Those symptoms include:

  • insufficient weight or weight gain in babies
  • severe anemia that can cause weakness, shortness of breath, headaches, and dizziness
  • jaundice, which refers to the yellowing of the skin and sometimes the whites of the eyes
  • fevers
  • irritability in babies and children
  • an enlarged liver or spleen
  • excessive bleeding
  • an increased risk of infection or frequent illnesses

Without treatment, beta-thalassemia may also damage the bone marrow and bones, causing changes in the skeleton, especially the face. The knees may also bend inward, affecting walking.

A person may develop masses that form outside bone marrow, where hemoglobin usually forms. These masses can cause organ damage. An individual may also have an increased risk of dangerous blood clots.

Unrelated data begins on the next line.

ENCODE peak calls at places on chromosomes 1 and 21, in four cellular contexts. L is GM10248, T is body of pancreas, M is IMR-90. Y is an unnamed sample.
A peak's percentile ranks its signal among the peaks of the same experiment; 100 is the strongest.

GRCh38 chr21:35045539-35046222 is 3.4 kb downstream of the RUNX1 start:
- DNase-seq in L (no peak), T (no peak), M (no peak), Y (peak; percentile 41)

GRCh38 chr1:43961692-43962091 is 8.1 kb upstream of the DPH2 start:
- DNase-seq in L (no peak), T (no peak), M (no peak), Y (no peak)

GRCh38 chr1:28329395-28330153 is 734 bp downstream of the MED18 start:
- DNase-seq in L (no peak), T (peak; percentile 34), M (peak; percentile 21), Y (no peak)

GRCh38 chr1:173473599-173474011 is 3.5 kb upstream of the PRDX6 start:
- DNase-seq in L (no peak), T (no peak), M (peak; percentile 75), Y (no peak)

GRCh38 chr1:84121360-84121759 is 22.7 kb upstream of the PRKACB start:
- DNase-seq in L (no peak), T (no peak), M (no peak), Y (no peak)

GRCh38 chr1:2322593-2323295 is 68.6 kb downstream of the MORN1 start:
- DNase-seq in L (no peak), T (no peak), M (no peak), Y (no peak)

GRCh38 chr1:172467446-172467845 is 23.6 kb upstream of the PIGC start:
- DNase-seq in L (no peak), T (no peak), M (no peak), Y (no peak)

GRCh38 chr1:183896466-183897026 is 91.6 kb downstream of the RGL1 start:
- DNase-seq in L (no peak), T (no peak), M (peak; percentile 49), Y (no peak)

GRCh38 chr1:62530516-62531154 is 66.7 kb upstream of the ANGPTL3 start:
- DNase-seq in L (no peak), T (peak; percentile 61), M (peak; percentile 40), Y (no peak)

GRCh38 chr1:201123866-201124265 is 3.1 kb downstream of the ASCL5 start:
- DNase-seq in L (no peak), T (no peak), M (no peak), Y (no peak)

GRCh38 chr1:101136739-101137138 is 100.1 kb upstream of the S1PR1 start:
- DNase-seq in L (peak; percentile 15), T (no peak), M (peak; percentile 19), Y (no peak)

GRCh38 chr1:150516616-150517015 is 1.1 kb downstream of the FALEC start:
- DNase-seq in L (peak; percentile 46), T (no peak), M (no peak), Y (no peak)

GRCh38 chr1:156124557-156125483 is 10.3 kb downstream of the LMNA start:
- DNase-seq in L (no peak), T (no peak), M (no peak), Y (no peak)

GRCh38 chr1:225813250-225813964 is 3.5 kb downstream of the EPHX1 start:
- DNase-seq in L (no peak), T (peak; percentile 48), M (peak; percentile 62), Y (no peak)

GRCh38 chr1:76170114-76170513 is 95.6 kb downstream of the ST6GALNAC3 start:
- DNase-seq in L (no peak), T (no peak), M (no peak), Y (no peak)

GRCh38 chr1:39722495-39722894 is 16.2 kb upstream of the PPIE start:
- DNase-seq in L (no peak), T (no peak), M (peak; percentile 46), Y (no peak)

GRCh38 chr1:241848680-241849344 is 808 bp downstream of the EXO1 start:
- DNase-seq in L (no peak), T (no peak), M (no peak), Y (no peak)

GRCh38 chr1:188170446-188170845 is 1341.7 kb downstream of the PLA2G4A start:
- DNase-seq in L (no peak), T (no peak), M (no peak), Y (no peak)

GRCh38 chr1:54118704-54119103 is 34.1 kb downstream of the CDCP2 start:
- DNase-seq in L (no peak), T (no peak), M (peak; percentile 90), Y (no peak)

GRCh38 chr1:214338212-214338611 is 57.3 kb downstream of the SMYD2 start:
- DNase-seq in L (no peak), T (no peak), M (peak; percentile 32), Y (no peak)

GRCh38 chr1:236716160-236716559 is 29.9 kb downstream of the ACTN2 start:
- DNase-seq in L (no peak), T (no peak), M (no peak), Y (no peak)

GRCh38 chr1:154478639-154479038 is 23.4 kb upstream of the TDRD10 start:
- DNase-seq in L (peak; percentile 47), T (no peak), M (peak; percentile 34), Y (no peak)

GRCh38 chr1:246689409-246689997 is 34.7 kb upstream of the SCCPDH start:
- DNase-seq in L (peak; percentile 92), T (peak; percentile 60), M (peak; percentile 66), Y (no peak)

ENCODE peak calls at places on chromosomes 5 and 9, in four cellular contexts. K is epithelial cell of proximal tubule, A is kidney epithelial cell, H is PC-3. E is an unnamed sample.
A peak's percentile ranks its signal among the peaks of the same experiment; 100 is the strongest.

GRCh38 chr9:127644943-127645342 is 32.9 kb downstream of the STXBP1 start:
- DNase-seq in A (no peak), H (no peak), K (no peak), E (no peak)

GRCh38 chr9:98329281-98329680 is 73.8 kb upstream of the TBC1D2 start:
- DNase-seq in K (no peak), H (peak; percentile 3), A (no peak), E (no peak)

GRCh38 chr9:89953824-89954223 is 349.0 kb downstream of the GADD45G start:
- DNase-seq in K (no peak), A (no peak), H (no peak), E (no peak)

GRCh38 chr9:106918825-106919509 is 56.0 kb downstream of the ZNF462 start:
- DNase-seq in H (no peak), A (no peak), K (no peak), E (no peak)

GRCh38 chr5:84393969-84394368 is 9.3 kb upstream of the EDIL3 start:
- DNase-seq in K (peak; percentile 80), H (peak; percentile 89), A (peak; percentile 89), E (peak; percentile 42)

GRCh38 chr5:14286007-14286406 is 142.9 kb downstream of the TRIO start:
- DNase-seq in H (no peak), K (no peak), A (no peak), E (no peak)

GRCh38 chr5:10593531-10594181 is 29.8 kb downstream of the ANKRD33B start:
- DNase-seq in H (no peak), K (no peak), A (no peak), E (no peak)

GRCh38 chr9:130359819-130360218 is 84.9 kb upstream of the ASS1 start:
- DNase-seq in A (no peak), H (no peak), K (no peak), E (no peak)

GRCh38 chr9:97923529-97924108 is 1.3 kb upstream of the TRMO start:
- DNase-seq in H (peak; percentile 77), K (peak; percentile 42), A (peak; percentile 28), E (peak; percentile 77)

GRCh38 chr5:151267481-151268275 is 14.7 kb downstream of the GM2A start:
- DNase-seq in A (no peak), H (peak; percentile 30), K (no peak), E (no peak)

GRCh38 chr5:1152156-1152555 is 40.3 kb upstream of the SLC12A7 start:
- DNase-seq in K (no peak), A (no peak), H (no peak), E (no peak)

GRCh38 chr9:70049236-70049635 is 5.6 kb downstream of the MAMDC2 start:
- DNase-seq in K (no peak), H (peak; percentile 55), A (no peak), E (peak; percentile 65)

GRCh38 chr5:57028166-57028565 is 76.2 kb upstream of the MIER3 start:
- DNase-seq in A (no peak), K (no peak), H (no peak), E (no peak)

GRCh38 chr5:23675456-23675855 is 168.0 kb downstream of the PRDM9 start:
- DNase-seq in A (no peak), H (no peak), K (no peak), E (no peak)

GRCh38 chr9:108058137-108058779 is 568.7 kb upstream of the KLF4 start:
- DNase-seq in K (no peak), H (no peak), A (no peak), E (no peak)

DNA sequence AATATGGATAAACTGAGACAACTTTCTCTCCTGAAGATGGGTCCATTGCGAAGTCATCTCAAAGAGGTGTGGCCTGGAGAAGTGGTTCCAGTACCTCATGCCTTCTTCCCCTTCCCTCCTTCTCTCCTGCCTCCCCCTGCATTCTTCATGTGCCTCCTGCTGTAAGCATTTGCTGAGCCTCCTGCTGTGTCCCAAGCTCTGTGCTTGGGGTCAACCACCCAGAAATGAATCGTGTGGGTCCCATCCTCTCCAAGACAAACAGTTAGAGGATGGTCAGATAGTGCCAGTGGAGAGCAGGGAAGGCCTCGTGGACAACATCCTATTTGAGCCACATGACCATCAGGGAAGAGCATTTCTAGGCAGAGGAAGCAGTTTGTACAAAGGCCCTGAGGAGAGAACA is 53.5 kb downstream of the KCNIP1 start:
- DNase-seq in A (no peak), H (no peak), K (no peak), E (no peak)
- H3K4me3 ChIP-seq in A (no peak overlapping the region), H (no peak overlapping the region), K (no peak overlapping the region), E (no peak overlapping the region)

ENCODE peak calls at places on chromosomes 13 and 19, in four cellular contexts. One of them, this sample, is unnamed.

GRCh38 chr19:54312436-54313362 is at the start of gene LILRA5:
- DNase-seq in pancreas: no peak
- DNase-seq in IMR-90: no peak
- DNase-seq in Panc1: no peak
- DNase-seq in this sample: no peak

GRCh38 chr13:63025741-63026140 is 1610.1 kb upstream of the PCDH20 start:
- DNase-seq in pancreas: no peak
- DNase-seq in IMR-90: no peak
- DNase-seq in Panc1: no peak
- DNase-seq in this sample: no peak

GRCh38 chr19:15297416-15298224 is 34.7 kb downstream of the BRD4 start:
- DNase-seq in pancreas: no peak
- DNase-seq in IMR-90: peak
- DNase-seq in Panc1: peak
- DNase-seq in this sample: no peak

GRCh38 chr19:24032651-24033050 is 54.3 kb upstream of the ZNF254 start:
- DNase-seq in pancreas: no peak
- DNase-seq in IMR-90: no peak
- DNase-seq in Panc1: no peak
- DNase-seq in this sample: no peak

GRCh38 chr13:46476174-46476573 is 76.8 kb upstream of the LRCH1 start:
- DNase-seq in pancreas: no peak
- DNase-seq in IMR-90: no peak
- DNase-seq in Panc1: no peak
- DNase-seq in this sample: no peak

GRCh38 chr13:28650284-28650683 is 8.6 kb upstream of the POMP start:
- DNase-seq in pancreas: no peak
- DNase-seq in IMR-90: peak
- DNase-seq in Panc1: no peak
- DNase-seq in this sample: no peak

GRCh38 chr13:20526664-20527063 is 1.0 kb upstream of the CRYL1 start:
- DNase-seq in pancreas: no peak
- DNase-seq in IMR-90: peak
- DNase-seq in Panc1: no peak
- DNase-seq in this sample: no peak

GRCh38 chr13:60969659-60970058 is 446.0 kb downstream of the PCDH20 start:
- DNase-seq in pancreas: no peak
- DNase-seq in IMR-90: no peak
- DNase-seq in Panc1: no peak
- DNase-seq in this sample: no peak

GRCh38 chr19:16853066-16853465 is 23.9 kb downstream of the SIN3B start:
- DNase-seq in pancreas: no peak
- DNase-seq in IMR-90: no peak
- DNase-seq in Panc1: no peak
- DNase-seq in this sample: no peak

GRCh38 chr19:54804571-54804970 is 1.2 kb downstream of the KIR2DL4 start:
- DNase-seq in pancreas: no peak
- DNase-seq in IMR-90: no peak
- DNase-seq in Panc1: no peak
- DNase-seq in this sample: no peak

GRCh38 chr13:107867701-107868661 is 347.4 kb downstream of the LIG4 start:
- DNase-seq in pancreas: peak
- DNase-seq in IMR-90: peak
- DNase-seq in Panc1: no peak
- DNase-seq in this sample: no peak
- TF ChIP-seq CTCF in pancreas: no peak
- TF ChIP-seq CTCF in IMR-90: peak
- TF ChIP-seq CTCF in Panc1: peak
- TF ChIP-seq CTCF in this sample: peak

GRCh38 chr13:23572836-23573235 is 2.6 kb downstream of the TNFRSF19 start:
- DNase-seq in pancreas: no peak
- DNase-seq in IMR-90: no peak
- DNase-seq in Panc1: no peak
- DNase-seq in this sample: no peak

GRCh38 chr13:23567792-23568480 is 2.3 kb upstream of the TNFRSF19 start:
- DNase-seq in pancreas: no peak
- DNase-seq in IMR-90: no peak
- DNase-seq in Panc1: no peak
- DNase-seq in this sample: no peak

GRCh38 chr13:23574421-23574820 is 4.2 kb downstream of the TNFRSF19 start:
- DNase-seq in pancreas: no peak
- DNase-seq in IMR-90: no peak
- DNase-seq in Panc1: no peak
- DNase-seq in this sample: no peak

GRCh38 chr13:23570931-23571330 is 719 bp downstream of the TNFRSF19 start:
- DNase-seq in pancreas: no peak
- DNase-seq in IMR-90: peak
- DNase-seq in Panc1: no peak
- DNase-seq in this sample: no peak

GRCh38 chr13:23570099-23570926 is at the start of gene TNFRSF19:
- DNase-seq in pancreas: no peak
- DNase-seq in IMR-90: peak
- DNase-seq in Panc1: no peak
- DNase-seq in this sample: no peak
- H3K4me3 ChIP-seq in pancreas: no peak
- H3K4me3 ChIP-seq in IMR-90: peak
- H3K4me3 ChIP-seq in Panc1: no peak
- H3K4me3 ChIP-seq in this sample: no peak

Treating beta-thalassemia can also cause some symptoms, especially iron overload. Excessive iron levels may lead to:

Diagnosing beta-thalassemia usually involves taking blood from a vein. Doctors can perform several different tests to diagnose anemia first, then beta-thalassemia in the blood.

They include:

  • a complete blood count to test for low hemoglobin
  • a peripheral blood smear to assess red blood cell properties
  • iron studies to assess iron levels and rule out iron deficiency anemia
  • erythrocyte porphyrin levels to assess for problems, such as lead poisoning or iron deficiency, that might otherwise explain symptoms
  • hemoglobin electrophoresis to measure the percentage of different types of hemoglobin
  • DNA test to look for signs of the mutation

A doctor may also order amniotic fluid testing if there is evidence that a fetus may have the condition.

A person with beta-thalassemia will also need ongoing tests of their organs and organ systems.